Hildegard of Bingen, Scivias

Introduction: Hildegard of Bingen (1098–1179) was the abbess of a Benedictine monastery at Disibodenberg, which she moved to a new site in Bingen (Germany). Hildegard had a remarkable literary output that included works in such diverse subjects as liturgical music, moral drama, medicine, horticulture, and natural history. In the 1140s Hildegard recorded twenty-six mystical visions she had experienced throughout her lifetime; she called the work Scivias, which is a contraction of "Know the Ways [of the Lord]" (Scito vias Domini in Latin). The visions, accompanied by thirty-five illustrations, are divided into three parts (corresponding to the Trinity), and the topics range from creation to redemption and salvation. Both Hildegard’s language and visual imagery are highly original.

Two illustrated medieval copies of the Scivias survived until the Second World War, when the one most closely connected to Hildegard (called the Rupertsberg manuscript) was destroyed. Fortunately, it is known from photographs and a hand-drawn color copy made by nuns in Eibingen, another convent founded by Hildegard. Fol. 4r of the lost Rupertsberg manuscript contains an image of the Creation and Fall and some of the chapter headings for Part I, Vision 2. These headings, which provide a sense of the vision’s contents, are translated here (a), followed by excerpts from Hildegard’s text (b).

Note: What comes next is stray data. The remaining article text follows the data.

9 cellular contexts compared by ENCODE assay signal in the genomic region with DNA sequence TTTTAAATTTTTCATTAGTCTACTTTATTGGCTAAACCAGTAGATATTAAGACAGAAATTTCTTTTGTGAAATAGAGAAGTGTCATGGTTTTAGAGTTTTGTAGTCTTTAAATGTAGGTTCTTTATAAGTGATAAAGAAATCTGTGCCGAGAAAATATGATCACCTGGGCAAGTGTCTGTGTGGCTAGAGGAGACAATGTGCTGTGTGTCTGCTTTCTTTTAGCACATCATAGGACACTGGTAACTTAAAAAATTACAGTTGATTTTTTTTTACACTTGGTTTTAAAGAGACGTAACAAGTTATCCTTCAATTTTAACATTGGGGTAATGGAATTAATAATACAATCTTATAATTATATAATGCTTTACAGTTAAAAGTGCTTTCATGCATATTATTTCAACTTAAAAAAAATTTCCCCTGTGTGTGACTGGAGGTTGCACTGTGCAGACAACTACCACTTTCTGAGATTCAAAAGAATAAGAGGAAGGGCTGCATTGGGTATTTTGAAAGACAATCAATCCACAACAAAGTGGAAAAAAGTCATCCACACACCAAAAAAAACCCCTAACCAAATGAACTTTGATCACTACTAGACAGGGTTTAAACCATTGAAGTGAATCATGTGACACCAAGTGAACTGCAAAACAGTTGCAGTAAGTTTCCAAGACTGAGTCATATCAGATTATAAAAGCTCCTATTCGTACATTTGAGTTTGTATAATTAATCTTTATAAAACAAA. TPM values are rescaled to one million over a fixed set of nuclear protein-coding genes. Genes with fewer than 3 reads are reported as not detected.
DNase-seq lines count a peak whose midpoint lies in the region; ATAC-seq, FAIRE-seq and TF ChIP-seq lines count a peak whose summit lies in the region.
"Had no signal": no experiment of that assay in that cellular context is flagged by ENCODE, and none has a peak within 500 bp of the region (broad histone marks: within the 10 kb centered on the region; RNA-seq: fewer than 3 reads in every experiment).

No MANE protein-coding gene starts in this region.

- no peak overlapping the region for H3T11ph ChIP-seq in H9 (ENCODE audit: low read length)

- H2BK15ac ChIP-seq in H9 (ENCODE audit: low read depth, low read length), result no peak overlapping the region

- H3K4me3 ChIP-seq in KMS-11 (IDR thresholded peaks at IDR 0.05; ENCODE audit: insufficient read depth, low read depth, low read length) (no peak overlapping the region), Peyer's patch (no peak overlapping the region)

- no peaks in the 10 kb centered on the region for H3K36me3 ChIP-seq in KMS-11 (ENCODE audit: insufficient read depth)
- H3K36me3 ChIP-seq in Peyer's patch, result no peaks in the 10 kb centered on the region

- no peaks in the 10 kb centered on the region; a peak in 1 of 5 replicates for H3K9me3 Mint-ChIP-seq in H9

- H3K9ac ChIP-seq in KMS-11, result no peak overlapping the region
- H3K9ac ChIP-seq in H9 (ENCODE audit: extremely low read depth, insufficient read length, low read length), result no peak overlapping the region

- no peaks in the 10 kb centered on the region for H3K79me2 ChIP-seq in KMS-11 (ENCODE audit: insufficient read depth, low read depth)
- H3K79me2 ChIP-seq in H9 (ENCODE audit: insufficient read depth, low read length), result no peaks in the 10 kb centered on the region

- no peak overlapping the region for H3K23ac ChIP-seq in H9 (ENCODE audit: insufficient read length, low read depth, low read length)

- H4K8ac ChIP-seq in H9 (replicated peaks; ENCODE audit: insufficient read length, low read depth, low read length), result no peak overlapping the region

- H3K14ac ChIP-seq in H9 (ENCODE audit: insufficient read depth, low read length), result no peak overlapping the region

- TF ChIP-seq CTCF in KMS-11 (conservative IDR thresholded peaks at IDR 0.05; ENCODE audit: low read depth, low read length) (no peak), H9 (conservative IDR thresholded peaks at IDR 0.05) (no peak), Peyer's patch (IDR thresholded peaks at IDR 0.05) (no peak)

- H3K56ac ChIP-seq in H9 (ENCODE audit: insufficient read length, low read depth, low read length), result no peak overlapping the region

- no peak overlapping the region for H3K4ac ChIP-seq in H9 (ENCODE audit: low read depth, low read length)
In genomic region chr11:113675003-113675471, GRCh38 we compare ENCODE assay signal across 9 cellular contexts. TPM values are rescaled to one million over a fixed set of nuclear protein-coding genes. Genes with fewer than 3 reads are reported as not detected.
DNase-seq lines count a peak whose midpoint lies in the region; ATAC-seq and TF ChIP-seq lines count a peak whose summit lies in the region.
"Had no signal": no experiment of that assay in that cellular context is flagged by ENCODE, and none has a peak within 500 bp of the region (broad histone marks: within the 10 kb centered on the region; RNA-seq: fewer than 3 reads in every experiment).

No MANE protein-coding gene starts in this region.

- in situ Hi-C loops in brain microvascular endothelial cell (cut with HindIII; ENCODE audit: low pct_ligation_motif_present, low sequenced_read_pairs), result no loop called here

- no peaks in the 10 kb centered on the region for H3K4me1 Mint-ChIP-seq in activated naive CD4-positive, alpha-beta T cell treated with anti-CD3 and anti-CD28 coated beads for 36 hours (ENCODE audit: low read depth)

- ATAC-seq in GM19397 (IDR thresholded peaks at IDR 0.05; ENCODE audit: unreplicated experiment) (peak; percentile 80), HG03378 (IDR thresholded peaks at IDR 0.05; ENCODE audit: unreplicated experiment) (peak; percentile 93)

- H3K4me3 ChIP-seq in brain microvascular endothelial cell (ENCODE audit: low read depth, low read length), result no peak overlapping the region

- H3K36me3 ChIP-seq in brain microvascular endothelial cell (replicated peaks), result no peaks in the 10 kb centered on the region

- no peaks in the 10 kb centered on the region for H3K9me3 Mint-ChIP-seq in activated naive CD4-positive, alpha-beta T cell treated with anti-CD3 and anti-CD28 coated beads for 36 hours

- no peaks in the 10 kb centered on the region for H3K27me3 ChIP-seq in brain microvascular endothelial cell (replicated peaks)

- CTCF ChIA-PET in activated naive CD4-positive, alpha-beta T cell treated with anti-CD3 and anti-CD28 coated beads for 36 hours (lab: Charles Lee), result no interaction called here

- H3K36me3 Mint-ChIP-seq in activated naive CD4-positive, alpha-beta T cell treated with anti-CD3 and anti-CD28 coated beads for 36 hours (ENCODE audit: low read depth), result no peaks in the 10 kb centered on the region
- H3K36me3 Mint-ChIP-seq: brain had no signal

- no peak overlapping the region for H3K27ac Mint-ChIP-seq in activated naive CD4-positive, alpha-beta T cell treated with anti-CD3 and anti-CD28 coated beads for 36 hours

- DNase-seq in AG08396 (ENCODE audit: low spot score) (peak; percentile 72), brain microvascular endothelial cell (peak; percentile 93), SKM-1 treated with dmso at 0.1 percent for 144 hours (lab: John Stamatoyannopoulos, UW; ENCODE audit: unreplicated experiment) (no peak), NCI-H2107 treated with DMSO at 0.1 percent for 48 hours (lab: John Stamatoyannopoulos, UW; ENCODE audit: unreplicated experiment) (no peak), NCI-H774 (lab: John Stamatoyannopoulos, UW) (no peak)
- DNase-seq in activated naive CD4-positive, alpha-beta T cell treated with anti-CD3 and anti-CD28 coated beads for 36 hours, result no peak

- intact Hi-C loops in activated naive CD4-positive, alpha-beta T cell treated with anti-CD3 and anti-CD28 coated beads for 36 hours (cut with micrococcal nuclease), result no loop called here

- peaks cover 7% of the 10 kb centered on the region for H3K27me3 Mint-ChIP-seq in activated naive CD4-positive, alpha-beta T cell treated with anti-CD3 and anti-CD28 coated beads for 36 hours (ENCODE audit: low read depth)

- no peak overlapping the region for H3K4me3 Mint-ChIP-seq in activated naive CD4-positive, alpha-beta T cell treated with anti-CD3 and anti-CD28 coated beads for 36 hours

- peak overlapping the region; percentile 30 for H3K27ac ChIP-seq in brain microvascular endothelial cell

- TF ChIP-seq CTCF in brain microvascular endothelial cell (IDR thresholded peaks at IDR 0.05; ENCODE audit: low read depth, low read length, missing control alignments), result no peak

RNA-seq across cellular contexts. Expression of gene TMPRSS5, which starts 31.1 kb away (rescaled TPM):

Some passages have been simplified and words added in brackets to aid comprehension.

XXI That a man should not wed unless he is at a mature age and the woman is marriageable.

XXII Concerning the unlawful and lustful pollution that is to be avoided.

XXIII Why a woman after birth or once defiled by man should remain hidden and abstain from entering church. Those who defile themselves by lying with a pregnant woman commit murder.

XXIIII Hosea on the same topic.

XXV Concerning the commendation to chastity.

XXVI John on the same topic.

XXVII How God built a wall around paradise after Adam was expelled.

XXVIII How because man rebelled against God, the creation formerly subject to him [man] rebelled against him.

XXIX. Concerning the delightfulness of paradise that imparted vigor and strength to the land, as the soul does to the body.

XXX Why God made man in such a way that he was able to sin.

XXXI That man ought not investigate the heavens, because he is not able to ponder even the things below them.

XXXII How man now shines more brightly in heaven than he did before.

XXXXIII The similarity of a garden, an egg, and a pearl to mankind.

XXXIIII Concerning the commendation of humility and charity, which are more radiant than the rest of the virtues.
(b) Book I, Vision 2—The Fall (excerpts)